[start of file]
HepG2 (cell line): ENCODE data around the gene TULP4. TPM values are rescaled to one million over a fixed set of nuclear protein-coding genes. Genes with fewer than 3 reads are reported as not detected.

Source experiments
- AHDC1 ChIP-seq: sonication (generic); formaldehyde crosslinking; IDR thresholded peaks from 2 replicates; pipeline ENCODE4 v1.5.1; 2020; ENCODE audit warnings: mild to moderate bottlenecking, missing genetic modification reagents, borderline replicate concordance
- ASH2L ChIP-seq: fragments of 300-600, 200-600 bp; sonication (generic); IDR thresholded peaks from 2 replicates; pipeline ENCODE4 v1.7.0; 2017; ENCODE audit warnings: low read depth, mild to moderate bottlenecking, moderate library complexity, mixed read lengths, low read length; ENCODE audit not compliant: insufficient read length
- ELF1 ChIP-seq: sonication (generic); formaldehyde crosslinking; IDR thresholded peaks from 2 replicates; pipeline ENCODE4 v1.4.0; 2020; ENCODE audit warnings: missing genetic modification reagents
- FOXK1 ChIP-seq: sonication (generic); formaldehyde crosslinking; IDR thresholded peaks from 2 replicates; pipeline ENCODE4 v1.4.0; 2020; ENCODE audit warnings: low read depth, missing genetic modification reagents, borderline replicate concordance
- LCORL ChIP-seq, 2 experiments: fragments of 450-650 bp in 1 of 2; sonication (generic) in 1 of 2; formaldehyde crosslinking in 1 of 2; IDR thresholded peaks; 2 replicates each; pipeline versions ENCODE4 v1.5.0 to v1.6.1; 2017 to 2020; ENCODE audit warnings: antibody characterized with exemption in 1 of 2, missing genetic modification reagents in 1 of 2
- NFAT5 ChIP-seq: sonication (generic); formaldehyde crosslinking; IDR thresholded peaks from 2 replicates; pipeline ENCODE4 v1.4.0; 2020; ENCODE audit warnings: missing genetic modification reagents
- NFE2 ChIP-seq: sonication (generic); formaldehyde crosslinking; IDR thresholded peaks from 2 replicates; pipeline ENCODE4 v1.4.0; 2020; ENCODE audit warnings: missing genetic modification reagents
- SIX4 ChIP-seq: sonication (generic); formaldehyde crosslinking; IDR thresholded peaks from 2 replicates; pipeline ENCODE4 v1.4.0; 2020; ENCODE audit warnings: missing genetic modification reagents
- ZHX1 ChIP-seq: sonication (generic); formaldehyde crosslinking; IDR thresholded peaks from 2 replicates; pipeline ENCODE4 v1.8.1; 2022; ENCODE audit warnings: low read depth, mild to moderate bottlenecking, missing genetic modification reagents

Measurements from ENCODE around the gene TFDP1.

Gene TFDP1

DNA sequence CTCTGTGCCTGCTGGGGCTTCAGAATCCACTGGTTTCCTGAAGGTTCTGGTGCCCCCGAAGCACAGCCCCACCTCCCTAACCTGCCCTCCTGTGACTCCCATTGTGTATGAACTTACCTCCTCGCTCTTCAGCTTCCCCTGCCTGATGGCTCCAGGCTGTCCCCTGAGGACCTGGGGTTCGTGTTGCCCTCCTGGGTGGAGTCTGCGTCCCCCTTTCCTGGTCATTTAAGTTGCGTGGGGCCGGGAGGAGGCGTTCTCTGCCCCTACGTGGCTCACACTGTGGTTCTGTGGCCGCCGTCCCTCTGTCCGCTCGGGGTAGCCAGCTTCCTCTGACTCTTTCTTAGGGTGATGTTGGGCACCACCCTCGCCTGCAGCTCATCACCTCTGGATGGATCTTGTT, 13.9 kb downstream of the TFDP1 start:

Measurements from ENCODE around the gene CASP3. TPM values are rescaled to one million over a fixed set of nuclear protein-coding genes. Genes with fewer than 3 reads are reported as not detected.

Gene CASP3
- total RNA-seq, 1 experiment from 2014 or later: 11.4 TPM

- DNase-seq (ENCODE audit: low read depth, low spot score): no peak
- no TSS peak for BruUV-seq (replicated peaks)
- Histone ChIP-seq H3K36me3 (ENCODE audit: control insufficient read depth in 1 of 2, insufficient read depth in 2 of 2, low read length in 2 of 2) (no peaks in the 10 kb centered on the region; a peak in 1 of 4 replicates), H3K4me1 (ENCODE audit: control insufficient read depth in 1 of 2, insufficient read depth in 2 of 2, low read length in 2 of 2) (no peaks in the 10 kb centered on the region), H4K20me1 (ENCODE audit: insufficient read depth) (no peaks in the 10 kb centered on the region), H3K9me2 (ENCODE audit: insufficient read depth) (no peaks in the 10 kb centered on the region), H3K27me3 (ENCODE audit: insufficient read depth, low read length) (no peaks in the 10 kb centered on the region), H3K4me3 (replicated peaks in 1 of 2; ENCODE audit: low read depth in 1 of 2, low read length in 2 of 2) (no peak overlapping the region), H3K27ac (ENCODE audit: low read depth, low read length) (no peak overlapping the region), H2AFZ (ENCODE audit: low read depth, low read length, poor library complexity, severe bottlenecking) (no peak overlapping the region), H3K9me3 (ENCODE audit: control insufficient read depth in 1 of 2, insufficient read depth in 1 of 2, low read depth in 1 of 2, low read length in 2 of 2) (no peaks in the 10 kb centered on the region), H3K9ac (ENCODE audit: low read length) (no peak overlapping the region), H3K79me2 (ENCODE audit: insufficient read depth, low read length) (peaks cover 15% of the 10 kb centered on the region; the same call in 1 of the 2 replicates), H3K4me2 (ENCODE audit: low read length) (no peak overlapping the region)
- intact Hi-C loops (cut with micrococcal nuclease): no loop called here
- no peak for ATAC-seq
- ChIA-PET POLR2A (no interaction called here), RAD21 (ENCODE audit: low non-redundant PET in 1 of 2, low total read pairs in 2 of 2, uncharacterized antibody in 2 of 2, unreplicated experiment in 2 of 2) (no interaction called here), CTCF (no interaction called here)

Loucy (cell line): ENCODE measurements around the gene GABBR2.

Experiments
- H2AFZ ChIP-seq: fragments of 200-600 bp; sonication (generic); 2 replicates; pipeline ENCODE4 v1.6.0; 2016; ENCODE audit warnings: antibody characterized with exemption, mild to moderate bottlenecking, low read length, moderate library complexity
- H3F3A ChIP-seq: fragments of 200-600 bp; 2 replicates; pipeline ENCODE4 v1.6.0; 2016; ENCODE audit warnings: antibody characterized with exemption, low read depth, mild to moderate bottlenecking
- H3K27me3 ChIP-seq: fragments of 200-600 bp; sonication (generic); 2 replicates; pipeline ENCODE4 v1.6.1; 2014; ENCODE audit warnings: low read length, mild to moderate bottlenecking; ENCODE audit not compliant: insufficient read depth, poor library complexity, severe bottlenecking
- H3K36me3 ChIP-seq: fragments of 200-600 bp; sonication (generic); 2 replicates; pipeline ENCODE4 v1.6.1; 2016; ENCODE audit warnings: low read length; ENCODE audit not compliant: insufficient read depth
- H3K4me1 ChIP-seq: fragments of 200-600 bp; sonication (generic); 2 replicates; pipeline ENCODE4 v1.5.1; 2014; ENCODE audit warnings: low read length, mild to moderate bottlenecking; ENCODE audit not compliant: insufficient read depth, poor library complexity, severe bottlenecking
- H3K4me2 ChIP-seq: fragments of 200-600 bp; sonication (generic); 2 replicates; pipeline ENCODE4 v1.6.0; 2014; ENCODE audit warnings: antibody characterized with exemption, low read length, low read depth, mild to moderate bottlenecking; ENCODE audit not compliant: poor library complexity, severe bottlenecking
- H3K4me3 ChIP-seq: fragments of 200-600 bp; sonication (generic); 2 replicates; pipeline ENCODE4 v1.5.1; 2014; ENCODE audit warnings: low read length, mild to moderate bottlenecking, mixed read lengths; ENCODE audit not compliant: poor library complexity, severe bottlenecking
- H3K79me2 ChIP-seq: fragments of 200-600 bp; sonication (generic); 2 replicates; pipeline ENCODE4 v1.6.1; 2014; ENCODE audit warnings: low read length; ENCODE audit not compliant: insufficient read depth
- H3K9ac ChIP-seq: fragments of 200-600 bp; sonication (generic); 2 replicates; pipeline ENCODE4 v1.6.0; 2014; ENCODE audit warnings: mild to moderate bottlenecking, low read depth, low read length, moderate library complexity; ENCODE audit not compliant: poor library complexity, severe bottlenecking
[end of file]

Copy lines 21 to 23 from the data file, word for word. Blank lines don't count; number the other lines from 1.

- intact Hi-C loops (cut with micrococcal nuclease): no loop called here
- no peak for ATAC-seq
- ChIA-PET POLR2A (no interaction called here), RAD21 (ENCODE audit: low non-redundant PET in 1 of 2, low total read pairs in 2 of 2, uncharacterized antibody in 2 of 2, unreplicated experiment in 2 of 2) (no interaction called here), CTCF (no interaction called here)